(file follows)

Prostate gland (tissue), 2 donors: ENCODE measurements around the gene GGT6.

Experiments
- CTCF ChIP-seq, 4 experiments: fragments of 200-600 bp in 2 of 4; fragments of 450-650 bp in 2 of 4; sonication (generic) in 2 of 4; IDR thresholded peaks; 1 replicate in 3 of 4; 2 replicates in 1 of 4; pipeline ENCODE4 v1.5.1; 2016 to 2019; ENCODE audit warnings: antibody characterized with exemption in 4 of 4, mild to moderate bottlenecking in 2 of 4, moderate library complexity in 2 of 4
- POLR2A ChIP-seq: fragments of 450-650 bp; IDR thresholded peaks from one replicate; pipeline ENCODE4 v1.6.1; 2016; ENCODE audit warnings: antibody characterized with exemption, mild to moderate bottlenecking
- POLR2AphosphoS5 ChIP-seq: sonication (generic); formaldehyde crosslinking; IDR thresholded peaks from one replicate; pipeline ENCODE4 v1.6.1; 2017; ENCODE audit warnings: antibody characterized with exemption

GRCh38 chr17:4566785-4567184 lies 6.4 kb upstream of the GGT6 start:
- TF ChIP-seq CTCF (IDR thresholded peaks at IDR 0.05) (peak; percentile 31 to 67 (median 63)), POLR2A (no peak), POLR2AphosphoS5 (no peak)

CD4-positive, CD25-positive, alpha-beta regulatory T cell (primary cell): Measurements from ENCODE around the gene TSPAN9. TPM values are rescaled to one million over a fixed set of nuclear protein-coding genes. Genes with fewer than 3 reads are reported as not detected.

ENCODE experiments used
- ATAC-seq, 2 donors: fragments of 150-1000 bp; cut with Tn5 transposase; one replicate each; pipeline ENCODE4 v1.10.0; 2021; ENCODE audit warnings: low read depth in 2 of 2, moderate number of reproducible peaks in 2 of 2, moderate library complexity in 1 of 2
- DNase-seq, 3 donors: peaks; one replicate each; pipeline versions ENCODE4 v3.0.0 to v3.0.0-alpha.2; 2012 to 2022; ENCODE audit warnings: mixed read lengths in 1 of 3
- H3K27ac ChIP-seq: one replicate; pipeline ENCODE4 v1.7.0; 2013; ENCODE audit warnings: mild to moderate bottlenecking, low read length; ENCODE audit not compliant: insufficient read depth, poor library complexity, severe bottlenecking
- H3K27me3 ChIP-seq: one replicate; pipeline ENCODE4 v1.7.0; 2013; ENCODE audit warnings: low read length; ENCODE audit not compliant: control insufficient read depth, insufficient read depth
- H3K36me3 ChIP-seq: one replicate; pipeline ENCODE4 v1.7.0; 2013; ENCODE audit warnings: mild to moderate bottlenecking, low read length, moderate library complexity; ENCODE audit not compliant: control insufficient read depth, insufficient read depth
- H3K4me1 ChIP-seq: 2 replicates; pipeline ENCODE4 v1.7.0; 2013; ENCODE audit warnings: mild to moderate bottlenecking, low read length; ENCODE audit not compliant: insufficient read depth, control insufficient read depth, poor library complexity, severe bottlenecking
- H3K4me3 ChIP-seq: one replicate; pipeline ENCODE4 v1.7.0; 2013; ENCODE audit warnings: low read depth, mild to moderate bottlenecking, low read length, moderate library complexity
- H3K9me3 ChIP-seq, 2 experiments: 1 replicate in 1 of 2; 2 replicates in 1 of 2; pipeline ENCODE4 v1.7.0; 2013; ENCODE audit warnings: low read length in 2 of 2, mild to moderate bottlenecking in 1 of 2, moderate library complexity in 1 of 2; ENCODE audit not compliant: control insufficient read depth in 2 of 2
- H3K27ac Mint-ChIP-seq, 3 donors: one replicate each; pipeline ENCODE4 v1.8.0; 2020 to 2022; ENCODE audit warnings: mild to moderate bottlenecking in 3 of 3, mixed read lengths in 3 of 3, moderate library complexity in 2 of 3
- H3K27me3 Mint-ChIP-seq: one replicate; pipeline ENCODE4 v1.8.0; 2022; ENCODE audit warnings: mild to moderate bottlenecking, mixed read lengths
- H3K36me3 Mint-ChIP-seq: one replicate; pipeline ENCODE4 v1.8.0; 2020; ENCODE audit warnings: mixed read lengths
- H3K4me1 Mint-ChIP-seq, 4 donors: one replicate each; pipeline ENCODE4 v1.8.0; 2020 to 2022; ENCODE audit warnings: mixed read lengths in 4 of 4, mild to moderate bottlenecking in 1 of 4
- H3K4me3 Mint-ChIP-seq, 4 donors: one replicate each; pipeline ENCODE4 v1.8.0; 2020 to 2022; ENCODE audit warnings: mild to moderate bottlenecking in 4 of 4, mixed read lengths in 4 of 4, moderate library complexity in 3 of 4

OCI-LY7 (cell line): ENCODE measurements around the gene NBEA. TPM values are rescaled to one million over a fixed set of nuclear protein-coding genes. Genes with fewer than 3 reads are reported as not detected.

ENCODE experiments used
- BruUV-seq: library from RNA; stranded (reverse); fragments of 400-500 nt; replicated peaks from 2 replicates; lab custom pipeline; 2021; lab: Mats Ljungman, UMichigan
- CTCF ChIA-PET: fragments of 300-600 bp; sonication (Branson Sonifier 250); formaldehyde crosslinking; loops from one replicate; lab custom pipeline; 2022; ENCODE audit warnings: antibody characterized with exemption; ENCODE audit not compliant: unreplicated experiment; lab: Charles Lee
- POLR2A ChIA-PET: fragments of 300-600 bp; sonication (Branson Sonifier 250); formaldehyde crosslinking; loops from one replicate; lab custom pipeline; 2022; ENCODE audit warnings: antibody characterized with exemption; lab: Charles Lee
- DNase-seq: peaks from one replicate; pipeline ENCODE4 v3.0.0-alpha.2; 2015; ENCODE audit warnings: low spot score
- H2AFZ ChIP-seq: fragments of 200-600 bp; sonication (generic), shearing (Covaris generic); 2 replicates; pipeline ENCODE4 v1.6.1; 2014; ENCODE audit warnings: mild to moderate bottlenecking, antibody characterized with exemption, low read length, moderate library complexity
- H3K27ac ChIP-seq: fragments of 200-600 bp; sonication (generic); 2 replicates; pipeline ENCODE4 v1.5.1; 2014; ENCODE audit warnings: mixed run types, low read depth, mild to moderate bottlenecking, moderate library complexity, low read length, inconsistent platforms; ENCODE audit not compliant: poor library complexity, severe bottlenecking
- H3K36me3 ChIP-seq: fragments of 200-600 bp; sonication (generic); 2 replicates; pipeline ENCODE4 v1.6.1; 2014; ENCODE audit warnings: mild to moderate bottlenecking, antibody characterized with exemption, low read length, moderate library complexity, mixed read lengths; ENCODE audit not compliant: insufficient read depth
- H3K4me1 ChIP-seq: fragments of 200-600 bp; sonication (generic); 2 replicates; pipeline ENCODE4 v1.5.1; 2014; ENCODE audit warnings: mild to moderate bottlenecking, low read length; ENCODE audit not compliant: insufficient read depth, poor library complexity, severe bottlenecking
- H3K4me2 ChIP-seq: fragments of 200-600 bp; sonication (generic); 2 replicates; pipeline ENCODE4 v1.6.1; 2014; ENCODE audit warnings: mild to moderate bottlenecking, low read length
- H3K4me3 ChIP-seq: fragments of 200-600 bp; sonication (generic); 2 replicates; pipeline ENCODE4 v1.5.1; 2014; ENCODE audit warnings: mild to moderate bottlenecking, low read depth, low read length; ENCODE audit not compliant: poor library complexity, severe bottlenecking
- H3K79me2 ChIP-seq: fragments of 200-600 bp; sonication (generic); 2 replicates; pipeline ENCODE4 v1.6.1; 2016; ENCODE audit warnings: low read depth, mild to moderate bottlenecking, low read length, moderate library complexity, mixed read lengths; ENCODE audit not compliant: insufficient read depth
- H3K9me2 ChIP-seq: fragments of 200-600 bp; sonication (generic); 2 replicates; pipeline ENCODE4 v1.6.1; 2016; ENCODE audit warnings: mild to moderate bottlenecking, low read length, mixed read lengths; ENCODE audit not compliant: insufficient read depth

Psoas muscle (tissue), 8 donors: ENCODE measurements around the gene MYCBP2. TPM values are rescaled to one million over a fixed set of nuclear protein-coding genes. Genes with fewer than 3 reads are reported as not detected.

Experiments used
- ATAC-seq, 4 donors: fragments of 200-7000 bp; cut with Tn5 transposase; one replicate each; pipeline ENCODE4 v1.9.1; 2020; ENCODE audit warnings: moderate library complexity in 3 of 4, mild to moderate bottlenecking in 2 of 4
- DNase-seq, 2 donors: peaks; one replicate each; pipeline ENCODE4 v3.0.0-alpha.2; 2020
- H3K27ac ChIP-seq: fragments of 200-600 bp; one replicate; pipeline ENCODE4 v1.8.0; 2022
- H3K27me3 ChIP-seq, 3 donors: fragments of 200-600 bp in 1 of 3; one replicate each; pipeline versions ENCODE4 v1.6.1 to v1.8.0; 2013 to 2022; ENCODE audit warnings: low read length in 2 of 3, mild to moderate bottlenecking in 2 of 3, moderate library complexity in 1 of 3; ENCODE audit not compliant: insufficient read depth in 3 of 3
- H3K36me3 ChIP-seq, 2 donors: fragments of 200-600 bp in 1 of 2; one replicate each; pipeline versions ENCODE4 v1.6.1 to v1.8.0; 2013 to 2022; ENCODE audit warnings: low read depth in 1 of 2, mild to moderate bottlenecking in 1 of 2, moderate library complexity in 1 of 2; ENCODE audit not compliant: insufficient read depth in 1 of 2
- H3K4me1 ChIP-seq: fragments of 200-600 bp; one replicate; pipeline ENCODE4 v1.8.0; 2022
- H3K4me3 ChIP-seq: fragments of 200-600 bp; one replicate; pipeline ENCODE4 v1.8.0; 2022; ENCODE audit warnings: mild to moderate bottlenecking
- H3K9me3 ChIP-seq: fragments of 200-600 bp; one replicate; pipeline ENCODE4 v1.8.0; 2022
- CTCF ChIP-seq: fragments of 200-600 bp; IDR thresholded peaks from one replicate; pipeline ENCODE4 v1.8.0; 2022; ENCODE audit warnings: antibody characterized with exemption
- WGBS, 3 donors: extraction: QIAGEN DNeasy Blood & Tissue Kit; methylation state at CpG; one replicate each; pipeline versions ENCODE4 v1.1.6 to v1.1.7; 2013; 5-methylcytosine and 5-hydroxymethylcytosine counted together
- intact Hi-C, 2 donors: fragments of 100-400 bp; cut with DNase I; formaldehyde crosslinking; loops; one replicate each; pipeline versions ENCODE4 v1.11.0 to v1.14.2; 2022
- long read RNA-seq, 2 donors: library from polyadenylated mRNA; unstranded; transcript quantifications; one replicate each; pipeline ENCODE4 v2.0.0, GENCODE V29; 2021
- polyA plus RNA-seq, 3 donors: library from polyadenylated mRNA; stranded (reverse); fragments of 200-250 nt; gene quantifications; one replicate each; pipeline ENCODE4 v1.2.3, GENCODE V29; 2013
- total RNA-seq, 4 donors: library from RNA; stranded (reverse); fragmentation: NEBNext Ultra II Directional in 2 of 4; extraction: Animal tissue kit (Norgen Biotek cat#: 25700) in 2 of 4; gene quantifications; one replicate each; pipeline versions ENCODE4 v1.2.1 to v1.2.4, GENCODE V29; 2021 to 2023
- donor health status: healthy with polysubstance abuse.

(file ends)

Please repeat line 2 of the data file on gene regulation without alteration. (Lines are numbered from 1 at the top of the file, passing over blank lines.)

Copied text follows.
Experiments